What exactly did Bannon think would happen when he decided to go tell-all? Well, here is what he has wrought: even louder calls for extending the Mueller probe, the thus-far fruitless Russia collusion investigation, where the only news has been process crimes unrelated to the Trump campaign.

Is this consistent with Bannon’s behavior in the past? In a word, yes.

Shortly after he was booted out of the White House, Bannon granted an interview to the left-wing American Prospect, of all places, in which he was sharply critical of Trump’s approach to North Korea. And more importantly, it was an open secret around Washington that he was removed from the administration because he was privately unmasked as a primary source of the leaks that were so frequent in the early days of the administration. Honestly, with friends like this, who needs the left (i.e., enemies)?

Was Bannon misquoted or taken out of context in the book? If that were true, given the spectre of an immediate severing of his relationship with the most powerful man in the world – a man who never fails to respond to a slight – Bannon would have immediately disavowed or walked back his statements. He did not.

Are those who’ve worked with Bannon – not counting those who are employees of Breitbart News – supportive of him, or surprised by his statements? In a word, no.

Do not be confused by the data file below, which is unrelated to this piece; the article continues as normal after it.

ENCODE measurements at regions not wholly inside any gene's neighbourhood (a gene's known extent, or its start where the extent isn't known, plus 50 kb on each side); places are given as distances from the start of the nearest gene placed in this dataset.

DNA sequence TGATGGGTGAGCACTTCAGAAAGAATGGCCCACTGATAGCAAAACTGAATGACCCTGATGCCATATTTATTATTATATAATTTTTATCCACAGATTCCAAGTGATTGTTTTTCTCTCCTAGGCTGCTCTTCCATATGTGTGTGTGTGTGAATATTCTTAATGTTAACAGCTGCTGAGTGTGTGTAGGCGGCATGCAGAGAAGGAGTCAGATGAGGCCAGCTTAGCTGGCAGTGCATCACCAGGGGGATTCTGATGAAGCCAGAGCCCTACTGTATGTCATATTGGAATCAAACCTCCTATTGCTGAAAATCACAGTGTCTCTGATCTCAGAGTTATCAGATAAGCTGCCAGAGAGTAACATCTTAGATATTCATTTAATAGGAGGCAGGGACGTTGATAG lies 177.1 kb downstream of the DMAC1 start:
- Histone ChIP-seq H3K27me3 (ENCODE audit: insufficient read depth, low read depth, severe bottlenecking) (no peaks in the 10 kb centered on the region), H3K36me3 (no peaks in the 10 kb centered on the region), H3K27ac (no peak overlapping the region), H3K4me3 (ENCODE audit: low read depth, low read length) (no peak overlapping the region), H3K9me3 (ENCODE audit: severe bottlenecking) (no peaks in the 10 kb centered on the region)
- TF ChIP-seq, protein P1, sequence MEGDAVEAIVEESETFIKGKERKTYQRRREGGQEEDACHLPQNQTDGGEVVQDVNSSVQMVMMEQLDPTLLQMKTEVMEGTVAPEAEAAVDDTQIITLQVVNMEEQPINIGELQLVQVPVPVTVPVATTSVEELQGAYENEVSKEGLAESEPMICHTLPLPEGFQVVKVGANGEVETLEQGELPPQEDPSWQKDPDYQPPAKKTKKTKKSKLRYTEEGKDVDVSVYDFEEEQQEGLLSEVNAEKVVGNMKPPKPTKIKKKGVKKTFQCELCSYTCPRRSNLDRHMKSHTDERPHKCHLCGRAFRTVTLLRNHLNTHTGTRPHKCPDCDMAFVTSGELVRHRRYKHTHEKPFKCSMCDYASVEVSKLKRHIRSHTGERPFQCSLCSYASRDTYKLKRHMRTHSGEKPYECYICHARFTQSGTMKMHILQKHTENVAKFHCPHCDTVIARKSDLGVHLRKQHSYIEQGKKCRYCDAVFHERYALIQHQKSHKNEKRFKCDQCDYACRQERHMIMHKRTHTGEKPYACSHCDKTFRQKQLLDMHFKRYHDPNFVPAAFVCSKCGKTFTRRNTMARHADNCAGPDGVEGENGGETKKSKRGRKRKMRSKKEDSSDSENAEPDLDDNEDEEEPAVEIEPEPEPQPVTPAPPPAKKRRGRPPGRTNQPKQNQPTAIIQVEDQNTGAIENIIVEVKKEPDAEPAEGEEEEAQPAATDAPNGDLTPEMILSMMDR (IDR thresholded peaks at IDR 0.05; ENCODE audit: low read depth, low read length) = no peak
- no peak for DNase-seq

Almost universally, the comments about Bannon focus on the same theme: that he is all about Steve Bannon. He is widely viewed by these allies as an opportunist who jumps aboard the bandwagon of candidates already on the rise, rides them to the finish line, and then takes credit if they win.

Let’s examine that last claim when it comes to Donald Trump.  The bombastic billionaire announced his candidacy in June of 2015.  By the time Bannon joined the campaign 14 months later, Trump had already shaken up the political world, vanquished 16 Republican rivals, and won the GOP nomination.  That means Bannon was with Trump for just the last two and a half months of the campaign, and there was no major change of message or strategy.  Trump carried on as he had before and won.  Thus, the widespread notion that Bannon was the “power behind the throne” or Trump’s “kingmaker” is little more than fiction. Trump won because of Trump. Period. Full stop.